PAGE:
The SEC announced enforcement actions against 36 municipal underwriting firms for violations in municipal bond offerings.  The cases are the first brought against underwriters under the Municipalities Continuing Disclosure Cooperation (MCDC) initiative, a voluntary self-reporting program targeting material misstatements and omissions in municipal bond offering documents.  The SEC’s actions allege that between 2010 and 2014, the 36 firms violated federal securities laws by selling municipal bonds using offering documents that contained materially false statements or omissions about the bond issuers’ compliance with continuing disclosure obligations.  Under the terms of the MCDC initiative, each firm will pay civil penalties based on the number and size of fraudulent offerings identified, up to $500,000.  The firms and penalty amounts are as follows: The Baker Group, LP ($250,000), B.C. Ziegler and Company ($250,000), Benchmark Securities, LLC ($100,000), Bernardi Securities, Inc. ($100,000), BMO Capital Markets GKST Inc. ($250,000), BNY Mellon Capital Markets, LLC ($120,000), BOSC, Inc. ($250,000), Central States Capital Markets, LLC ($60,000), Citigroup Global Markets Inc. ($500,000), City Securities Corporation ($250,000), Davenport & Company LLC ($80,000),Dougherty & Co. LLC ($250,000), First National Capital Markets, Inc. ($100,000),George K. Baum & Company ($250,000), Goldman, Sachs & Co. ($500,000),Hutchinson, Shockey, Erley & Co. ($220,000), J.P. Morgan Securities LLC ($500,000), L.J. Hart and Company ($100,000), Loop Capital Markets, LLC ($60,000), Martin Nelson & Co., Inc. ($100,000), Merchant Capital, L.L.C. ($100,000), Merrill Lynch, Pierce, Fenner & Smith Incorporated ($500,000),Morgan Stanley & Co. LLC ($500,000), The Northern Trust Company ($60,000),Oppenheimer & Co. Inc. ($400,000), Piper Jaffray & Co. ($500,000), Raymond James & Associates, Inc. ($500,000), RBC Capital Markets, LLC ($500,000),Robert W. Baird & Co. Incorporated ($500,000), Siebert Brandford Shank & Co., LLC ($240,000), Smith Hayes Financial Services Corporation ($40,000), Stephens Inc. ($400,000), Sterne, Agee & Leach, Inc. ($80,000), Stifel, Nicolaus & Company, Inc. ($500,000), Wells Nelson & Associates, LLC ($100,000), William Blair & Co., L.L.C. ($80,000).  SEC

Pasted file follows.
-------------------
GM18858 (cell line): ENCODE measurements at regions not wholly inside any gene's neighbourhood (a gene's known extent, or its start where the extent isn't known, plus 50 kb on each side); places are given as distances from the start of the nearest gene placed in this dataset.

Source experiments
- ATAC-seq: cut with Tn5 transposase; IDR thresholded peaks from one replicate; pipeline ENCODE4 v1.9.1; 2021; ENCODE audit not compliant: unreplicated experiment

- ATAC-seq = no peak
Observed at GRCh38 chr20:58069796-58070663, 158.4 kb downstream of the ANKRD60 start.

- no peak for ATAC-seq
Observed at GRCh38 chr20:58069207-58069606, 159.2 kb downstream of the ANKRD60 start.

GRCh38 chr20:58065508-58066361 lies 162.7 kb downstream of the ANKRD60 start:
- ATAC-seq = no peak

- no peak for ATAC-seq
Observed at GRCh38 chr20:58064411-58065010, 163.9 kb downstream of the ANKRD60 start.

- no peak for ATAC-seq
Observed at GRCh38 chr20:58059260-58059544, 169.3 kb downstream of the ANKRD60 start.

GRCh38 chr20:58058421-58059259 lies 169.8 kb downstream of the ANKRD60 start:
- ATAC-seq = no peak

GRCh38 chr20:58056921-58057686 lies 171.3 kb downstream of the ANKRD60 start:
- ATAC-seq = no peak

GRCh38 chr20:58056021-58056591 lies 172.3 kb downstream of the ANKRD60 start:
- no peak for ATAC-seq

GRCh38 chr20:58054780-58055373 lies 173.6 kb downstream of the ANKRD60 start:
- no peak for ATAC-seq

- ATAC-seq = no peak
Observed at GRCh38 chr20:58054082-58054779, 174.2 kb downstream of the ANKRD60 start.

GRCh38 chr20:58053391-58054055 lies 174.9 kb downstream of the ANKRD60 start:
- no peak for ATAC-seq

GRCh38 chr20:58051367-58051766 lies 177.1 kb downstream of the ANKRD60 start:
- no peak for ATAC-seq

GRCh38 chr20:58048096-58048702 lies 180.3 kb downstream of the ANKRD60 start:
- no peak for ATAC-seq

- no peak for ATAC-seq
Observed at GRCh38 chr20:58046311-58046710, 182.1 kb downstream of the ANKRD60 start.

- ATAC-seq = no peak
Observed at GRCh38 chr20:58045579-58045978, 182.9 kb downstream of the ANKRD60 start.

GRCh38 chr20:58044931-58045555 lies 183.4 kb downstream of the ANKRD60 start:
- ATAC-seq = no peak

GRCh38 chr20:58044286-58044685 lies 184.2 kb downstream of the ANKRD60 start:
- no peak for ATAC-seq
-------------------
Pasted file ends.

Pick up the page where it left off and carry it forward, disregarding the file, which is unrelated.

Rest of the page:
July 24, 2014